A bill codifying whistleblower protections in state law passed out of the Senate Commerce and Labor Committee on Friday, but still faces opposition from Republican lawmakers and business groups.
Sponsored by Assemblywoman Selena Torres (D-Las Vegas), AB222 aims to expand existing protections for “whistleblower” employees from retaliation by their employer in cases of reporting illegal or unsafe workplace conditions to a supervisor or employer, instead of solely having those protections when they report to a government entity such as the Occupational Safety & Health Administration (OSHA).
On Friday, committee members voted 4-3 to pass the measure with the promise that another amendment will be filed prior to a floor vote. The bill previously passed out of the Assembly on a party-line 26-16 vote in April.
Torres said the bill would resolve the issue of employees being too afraid to talk to a supervisor if something doesn’t seem right, and encourage employees and employers to have open conversations.
As it currently stands, if an employee feels unsafe at work and reports the issue to an external authority such as OSHA or the state Labor Commissioner's Office, they are guaranteed whistleblower protections — but the protection is not guaranteed to employees who report issues to a supervisor or other authority within their place of employment.
“I just want to make it abundantly clear that this piece of legislation is aimed at targeting bad actors. So this is not going to just impact your business who lets go of somebody because they have proof that the individual has been taking extended lunches or something like that. It doesn't prevent that,” Torres said at an earlier committee hearing in May.
The bill would codify whistleblower protections for employees as interpreted by the Nevada Supreme Court and established after the 1989 Wiltsie v. Baby Grand Corp. case. The Supreme Court determined that an employer violates the protections of a “whistleblower” if the employer terminates them because the employee reported to an external authority, but ruled that the protections do not extend to a whistleblower who reports such conduct only to a supervisor or other person within the employer’s organization.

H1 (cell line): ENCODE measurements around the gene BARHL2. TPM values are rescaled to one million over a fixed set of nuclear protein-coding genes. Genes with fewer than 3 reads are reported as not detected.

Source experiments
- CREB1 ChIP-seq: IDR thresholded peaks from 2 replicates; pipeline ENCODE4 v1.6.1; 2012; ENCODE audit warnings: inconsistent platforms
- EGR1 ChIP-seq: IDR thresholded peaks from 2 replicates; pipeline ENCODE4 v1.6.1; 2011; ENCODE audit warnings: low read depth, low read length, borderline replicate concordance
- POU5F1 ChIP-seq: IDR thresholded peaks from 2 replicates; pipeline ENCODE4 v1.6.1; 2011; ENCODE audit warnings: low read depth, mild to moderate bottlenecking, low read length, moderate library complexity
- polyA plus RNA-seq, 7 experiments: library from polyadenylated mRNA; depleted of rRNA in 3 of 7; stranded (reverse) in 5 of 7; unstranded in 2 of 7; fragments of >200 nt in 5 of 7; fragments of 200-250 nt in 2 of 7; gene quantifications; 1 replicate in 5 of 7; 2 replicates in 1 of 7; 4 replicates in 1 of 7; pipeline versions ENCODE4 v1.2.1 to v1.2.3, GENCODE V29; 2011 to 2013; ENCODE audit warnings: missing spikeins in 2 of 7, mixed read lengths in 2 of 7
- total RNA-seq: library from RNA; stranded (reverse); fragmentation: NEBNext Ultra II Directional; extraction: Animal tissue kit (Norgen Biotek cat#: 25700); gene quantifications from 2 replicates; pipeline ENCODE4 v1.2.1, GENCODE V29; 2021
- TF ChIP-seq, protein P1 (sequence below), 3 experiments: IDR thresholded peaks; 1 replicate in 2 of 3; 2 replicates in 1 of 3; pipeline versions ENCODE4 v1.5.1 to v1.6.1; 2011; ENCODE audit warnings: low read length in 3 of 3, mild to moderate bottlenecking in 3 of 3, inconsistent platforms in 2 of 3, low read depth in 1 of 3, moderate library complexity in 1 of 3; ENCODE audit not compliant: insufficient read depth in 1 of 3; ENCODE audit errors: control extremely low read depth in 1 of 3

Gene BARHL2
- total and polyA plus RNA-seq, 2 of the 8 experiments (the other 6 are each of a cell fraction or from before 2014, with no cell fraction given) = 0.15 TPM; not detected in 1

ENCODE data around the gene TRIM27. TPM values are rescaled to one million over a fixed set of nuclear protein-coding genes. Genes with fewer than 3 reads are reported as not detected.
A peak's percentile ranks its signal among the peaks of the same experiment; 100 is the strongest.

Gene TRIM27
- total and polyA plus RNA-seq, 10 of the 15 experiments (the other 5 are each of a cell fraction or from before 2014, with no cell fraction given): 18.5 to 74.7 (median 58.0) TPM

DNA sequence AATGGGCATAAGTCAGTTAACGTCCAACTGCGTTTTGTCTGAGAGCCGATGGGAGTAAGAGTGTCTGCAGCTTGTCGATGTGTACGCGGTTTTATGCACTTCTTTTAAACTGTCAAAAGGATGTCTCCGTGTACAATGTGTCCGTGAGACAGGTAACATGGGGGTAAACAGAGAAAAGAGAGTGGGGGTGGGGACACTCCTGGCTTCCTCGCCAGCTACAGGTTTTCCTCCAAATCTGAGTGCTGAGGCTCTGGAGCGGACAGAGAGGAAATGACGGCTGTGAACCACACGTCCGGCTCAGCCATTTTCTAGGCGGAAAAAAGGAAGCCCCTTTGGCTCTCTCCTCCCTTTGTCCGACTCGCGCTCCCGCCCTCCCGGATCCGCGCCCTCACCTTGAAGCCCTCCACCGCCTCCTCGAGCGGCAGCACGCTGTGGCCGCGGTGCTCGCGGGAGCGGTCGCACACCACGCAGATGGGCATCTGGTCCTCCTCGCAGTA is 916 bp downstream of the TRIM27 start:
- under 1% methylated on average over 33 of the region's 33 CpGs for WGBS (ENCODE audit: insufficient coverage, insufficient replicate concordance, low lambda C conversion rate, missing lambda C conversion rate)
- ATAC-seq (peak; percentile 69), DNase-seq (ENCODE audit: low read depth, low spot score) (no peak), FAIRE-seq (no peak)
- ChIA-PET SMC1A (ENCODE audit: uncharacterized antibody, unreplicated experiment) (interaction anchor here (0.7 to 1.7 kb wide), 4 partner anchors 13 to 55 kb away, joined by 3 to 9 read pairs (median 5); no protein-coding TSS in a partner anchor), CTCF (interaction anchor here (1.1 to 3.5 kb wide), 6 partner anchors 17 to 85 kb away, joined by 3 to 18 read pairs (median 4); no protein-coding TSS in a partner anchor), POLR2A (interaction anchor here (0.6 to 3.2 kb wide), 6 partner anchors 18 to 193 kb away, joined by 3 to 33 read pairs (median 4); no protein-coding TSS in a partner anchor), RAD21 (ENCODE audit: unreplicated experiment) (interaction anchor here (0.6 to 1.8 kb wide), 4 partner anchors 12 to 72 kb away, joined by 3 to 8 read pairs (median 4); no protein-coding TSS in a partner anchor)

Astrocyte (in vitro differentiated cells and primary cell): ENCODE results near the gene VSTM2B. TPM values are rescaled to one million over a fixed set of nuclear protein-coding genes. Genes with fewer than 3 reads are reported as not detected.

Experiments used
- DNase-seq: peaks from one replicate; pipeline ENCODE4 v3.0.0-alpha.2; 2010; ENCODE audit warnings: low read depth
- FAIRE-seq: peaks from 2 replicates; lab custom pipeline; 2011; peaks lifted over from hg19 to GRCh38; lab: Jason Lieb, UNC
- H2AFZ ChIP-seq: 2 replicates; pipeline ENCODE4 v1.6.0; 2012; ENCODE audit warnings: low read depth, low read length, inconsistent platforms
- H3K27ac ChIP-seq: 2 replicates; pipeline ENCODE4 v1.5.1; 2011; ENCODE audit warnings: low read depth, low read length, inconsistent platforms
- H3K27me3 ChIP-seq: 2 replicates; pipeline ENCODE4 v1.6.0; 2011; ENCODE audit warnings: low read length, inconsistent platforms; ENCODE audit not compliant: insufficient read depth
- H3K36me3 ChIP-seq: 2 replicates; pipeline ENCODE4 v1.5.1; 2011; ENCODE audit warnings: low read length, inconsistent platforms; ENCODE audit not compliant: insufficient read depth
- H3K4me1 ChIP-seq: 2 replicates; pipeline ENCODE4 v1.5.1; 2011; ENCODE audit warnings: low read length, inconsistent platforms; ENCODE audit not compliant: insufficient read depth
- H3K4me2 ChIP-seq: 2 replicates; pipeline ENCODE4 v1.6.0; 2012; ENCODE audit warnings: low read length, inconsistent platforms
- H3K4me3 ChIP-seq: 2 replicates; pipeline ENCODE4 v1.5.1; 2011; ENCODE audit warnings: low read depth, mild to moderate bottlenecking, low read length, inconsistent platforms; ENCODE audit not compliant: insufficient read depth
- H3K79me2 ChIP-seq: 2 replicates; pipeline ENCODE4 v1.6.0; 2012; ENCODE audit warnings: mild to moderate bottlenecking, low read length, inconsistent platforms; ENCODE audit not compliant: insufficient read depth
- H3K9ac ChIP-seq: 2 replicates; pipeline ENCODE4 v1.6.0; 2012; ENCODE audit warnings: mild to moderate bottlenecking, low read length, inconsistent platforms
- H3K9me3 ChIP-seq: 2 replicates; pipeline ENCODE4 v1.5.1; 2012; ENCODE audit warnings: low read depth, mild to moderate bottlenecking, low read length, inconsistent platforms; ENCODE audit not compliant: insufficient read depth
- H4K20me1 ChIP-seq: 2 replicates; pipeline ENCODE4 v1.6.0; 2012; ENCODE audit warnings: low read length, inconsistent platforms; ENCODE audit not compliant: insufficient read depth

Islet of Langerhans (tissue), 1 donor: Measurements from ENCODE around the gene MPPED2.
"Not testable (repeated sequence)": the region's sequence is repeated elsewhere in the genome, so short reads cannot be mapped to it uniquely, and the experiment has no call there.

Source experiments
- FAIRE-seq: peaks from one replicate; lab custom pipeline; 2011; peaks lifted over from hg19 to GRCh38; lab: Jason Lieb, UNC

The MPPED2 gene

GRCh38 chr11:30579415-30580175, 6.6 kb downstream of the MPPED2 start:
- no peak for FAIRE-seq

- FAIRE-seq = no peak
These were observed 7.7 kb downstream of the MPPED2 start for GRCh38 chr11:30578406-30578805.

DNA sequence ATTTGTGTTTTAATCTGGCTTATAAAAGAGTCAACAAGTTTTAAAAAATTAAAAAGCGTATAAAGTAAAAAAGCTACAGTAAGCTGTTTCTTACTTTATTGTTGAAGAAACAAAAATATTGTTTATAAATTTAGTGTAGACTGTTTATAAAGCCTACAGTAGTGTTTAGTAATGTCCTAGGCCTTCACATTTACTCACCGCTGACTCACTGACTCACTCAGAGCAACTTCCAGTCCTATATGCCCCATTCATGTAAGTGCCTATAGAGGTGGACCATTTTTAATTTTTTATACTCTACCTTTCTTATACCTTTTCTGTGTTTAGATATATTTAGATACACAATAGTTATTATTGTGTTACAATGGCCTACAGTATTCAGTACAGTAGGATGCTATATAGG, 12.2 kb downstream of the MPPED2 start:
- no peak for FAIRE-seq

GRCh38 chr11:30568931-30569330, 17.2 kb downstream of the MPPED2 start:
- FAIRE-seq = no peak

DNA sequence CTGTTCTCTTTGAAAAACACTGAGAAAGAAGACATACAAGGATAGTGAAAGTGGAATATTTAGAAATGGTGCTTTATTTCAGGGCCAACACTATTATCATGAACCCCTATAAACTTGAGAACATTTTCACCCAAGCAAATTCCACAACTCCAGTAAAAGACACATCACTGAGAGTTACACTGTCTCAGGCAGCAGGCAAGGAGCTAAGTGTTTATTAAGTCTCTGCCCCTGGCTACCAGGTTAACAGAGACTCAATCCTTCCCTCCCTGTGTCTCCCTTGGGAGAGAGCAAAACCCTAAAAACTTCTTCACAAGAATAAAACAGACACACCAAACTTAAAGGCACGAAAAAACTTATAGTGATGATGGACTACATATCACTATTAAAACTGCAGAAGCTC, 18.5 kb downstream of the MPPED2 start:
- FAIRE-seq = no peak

But those in opposition say the bill would create an incentive for unhappy employees to create problems and file lawsuits against their employers. Sen. Keith Pickard (R-Henderson) also said the bill goes against the “interests of private industry.”
“I'd be perfectly okay with this bill, but this goes so much farther ... in the mind of those that I spoke to, it creates a definite incentive for disgruntled employees to really create havoc in business,” Pickard said during the bill’s committee vote on Friday. “Although they may be relatively small in number, it's going to affect whatever the prices are that that business has to charge … If that amendment comes through and softens the harshness of this, I might vote yes on the floor.”
In previous hearings, Clark County, the Vegas Chamber, the Henderson Chamber, the Nevada Resort Association, the Reno-Sparks Chamber of Commerce, the Retail Association of Nevada and the Associated General Contractors Nevada Chapter all testified in opposition of the bill, arguing that the measure is too broad and current law is sufficient.
Since it was introduced in March, the bill has been amended several times, including to remove a section that would have allowed courts to award costs and attorney’s fees to an employee involved in a lawsuit.
Another amendment removes language authorizing an employee who experienced “unlawful employment practices” and brought a civil action against the employer to obtain damages equal to the amount of the lost wages and benefits. However, the employee is still able to bring the suit for any future compensatory damages, which would have to be shown in court.
The bill now heads to the full Senate, where it will have to pass before the May 21 deadline for second house passage. Torres said she would continue to work on an amendment with interested parties to resolve any lingering issues.
“While the amendment is not ready today, I know that we are close to finding some type of agreement between ourselves and other key stakeholders and I'm confident that we will be able to get many of our stakeholders to neutral with that language,” she said. “This really empowers the employer to have conversations with their team about safety and deal with issues in house, it prevents accidents since employees feel confident talking to employers about unsafe working environments.”